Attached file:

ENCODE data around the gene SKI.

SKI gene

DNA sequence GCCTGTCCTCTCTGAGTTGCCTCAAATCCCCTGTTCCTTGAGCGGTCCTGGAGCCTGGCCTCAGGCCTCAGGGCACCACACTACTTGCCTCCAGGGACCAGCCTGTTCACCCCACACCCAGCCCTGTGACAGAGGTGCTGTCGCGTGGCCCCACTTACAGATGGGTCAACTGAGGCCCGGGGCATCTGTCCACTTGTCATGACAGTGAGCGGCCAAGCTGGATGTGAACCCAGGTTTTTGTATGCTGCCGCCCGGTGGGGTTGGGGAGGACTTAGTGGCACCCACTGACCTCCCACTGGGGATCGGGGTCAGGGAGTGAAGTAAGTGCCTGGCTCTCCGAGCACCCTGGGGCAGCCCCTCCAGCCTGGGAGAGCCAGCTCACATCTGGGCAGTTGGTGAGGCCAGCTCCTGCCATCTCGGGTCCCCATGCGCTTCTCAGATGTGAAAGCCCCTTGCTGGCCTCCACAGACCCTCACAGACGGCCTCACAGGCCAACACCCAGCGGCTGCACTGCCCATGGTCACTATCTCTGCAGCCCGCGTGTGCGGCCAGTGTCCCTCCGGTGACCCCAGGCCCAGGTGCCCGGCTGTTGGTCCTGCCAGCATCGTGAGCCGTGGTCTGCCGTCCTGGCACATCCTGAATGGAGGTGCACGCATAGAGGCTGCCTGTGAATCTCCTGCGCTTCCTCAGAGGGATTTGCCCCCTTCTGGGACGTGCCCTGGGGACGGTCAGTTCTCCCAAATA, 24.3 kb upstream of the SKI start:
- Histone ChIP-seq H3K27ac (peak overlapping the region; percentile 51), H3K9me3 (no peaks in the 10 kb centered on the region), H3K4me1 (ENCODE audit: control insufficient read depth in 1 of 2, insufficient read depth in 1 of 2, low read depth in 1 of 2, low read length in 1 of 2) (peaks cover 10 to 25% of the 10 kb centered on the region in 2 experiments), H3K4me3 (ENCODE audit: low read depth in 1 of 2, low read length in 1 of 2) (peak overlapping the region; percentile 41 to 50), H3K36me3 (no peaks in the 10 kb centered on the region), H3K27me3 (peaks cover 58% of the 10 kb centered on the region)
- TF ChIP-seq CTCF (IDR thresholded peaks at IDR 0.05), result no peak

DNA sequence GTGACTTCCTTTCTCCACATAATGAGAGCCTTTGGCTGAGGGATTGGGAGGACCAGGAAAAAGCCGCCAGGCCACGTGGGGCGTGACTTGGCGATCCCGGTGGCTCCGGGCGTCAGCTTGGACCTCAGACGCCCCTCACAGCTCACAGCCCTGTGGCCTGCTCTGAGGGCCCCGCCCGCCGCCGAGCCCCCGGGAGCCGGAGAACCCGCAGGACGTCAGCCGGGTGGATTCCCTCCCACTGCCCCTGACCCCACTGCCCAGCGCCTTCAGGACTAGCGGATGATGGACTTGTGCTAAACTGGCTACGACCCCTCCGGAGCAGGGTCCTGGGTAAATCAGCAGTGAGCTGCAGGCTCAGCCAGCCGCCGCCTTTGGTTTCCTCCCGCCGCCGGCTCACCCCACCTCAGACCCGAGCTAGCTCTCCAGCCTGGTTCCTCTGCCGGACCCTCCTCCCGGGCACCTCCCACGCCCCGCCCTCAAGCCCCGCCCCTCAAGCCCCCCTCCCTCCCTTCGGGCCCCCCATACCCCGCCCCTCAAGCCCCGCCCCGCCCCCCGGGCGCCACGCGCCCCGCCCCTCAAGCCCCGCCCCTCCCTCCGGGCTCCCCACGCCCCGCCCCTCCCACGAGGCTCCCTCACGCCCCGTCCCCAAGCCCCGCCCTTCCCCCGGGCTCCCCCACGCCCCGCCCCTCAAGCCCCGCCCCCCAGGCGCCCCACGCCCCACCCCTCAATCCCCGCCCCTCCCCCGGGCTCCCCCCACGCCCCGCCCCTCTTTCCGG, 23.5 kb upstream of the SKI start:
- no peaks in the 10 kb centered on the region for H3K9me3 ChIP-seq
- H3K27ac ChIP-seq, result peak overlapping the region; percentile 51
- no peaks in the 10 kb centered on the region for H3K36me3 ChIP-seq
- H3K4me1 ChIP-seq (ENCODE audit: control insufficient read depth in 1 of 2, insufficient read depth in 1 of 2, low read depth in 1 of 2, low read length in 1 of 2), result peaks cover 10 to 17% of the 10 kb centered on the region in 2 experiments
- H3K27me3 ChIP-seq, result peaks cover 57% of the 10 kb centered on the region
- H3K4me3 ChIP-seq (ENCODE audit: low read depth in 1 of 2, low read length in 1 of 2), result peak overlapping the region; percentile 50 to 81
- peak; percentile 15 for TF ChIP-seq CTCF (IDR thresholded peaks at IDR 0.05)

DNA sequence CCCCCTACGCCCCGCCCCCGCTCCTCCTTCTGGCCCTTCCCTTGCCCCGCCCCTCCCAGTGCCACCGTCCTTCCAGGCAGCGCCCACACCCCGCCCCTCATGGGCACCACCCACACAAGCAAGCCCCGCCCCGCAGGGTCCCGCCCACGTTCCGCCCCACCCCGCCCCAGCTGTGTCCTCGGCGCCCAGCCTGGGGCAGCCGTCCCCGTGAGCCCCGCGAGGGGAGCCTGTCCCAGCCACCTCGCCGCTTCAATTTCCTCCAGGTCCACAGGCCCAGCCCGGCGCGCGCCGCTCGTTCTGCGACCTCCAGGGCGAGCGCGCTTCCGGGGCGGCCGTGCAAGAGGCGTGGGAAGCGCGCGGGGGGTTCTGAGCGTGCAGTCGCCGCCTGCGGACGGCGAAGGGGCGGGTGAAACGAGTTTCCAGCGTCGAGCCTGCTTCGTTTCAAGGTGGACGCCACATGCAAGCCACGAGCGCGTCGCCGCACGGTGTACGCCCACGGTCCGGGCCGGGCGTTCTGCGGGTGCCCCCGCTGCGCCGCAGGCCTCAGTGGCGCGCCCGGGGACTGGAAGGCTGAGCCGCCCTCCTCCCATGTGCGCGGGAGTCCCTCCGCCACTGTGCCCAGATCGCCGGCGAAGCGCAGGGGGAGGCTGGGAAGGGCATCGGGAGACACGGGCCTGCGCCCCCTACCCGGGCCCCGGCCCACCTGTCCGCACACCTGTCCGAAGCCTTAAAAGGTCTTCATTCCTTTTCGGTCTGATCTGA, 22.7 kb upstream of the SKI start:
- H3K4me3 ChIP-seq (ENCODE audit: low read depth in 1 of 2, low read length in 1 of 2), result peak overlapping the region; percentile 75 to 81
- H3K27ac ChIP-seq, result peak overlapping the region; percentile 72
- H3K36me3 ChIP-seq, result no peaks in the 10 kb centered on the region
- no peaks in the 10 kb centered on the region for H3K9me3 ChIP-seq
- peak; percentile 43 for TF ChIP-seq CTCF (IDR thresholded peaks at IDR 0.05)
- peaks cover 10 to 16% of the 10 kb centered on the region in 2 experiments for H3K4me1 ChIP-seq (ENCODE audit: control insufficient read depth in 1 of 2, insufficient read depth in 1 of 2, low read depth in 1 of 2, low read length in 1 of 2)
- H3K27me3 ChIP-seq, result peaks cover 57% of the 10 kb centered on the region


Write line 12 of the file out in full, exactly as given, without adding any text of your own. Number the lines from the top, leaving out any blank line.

- H3K4me3 ChIP-seq (ENCODE audit: low read depth in 1 of 2, low read length in 1 of 2), result peak overlapping the region; percentile 50 to 81